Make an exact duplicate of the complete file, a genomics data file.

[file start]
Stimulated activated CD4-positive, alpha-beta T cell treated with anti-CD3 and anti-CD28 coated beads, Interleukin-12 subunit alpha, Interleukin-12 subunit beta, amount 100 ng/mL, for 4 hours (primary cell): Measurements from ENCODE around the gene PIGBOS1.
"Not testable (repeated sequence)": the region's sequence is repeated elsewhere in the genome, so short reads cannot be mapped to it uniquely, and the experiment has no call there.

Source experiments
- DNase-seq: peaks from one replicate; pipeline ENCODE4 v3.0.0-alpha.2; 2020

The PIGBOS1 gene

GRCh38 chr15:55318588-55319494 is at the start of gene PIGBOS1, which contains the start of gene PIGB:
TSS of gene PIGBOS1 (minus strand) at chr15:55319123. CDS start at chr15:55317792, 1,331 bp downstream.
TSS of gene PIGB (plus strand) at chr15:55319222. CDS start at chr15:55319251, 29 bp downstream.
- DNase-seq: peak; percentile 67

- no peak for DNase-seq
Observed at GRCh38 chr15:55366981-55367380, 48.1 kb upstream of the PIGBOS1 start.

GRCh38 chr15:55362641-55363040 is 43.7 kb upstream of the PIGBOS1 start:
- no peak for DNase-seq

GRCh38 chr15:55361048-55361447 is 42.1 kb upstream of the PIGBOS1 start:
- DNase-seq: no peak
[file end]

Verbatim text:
Stimulated activated CD4-positive, alpha-beta T cell treated with anti-CD3 and anti-CD28 coated beads, Interleukin-12 subunit alpha, Interleukin-12 subunit beta, amount 100 ng/mL, for 4 hours (primary cell): Measurements from ENCODE around the gene PIGBOS1.
"Not testable (repeated sequence)": the region's sequence is repeated elsewhere in the genome, so short reads cannot be mapped to it uniquely, and the experiment has no call there.

Source experiments
- DNase-seq: peaks from one replicate; pipeline ENCODE4 v3.0.0-alpha.2; 2020

The PIGBOS1 gene

GRCh38 chr15:55318588-55319494 is at the start of gene PIGBOS1, which contains the start of gene PIGB:
TSS of gene PIGBOS1 (minus strand) at chr15:55319123. CDS start at chr15:55317792, 1,331 bp downstream.
TSS of gene PIGB (plus strand) at chr15:55319222. CDS start at chr15:55319251, 29 bp downstream.
- DNase-seq: peak; percentile 67

- no peak for DNase-seq
Observed at GRCh38 chr15:55366981-55367380, 48.1 kb upstream of the PIGBOS1 start.

GRCh38 chr15:55362641-55363040 is 43.7 kb upstream of the PIGBOS1 start:
- no peak for DNase-seq

GRCh38 chr15:55361048-55361447 is 42.1 kb upstream of the PIGBOS1 start:
- DNase-seq: no peak